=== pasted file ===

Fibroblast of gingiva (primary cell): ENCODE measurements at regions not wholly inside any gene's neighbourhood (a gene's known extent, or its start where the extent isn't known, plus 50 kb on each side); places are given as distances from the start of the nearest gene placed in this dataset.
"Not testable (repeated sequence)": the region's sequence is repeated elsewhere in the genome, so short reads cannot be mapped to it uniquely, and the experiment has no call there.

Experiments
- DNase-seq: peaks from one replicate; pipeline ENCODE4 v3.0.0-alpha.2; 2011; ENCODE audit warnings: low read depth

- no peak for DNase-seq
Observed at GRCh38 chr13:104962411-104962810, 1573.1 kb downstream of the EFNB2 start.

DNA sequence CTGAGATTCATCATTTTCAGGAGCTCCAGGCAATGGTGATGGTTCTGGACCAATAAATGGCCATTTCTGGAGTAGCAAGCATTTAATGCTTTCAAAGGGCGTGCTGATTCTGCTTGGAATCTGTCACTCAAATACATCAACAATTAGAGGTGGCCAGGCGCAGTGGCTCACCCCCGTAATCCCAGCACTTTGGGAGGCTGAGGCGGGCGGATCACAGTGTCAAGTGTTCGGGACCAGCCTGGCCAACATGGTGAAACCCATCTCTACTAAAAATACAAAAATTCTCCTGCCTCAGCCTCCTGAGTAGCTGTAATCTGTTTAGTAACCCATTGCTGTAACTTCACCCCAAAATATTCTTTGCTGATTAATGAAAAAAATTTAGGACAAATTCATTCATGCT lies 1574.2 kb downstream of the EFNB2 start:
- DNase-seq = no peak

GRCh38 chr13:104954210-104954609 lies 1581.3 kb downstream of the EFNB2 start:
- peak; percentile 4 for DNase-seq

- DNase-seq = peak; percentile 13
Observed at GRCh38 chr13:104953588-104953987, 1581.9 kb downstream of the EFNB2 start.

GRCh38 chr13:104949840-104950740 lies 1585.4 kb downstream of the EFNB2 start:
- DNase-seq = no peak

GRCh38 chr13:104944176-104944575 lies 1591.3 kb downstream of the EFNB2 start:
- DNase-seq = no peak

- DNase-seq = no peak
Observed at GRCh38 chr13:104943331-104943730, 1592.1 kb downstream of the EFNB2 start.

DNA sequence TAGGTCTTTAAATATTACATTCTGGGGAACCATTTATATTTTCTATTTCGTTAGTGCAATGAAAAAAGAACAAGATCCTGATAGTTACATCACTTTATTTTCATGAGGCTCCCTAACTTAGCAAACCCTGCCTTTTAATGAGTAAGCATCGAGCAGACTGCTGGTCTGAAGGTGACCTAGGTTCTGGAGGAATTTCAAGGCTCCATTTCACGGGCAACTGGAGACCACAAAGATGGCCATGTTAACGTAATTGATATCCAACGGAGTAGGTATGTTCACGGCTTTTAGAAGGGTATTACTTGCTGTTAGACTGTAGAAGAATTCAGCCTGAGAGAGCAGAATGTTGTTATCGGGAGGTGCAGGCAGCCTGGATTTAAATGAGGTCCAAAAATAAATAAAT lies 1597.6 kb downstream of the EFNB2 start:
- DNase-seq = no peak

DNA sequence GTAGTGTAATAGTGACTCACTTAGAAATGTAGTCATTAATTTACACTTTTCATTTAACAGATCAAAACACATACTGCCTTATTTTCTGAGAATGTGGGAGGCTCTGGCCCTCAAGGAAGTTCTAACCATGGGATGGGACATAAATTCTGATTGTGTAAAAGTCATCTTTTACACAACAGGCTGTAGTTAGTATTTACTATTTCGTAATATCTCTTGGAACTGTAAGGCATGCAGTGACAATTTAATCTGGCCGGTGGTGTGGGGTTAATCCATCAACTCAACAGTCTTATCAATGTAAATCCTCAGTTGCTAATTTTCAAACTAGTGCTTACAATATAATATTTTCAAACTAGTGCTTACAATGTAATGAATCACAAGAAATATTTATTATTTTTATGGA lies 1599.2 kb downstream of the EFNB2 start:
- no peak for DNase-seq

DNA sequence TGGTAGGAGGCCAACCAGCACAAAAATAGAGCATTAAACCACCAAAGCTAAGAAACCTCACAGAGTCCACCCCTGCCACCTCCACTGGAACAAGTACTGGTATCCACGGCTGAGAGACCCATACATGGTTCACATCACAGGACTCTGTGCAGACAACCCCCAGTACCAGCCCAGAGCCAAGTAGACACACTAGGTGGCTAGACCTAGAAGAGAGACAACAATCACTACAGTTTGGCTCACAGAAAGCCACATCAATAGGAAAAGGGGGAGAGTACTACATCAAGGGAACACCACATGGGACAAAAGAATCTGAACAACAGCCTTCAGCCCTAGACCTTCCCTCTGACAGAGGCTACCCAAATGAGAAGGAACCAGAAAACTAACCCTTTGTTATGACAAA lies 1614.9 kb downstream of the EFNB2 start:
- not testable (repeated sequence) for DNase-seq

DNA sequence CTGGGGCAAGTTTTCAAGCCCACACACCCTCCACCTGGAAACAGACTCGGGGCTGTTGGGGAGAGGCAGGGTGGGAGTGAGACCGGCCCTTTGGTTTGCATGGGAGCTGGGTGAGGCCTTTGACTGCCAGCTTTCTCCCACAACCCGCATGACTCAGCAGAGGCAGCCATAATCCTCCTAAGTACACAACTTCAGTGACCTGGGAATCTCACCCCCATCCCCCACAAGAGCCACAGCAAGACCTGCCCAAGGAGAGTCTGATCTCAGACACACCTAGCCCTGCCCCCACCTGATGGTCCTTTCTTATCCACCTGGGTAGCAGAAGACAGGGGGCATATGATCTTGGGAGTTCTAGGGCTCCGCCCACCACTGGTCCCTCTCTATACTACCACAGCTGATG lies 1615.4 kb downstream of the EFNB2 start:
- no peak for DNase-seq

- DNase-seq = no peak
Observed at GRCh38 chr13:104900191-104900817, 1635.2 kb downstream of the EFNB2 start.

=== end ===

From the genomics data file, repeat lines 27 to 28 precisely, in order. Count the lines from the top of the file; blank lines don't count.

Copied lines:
- DNase-seq = no peak
Observed at GRCh38 chr13:104900191-104900817, 1635.2 kb downstream of the EFNB2 start.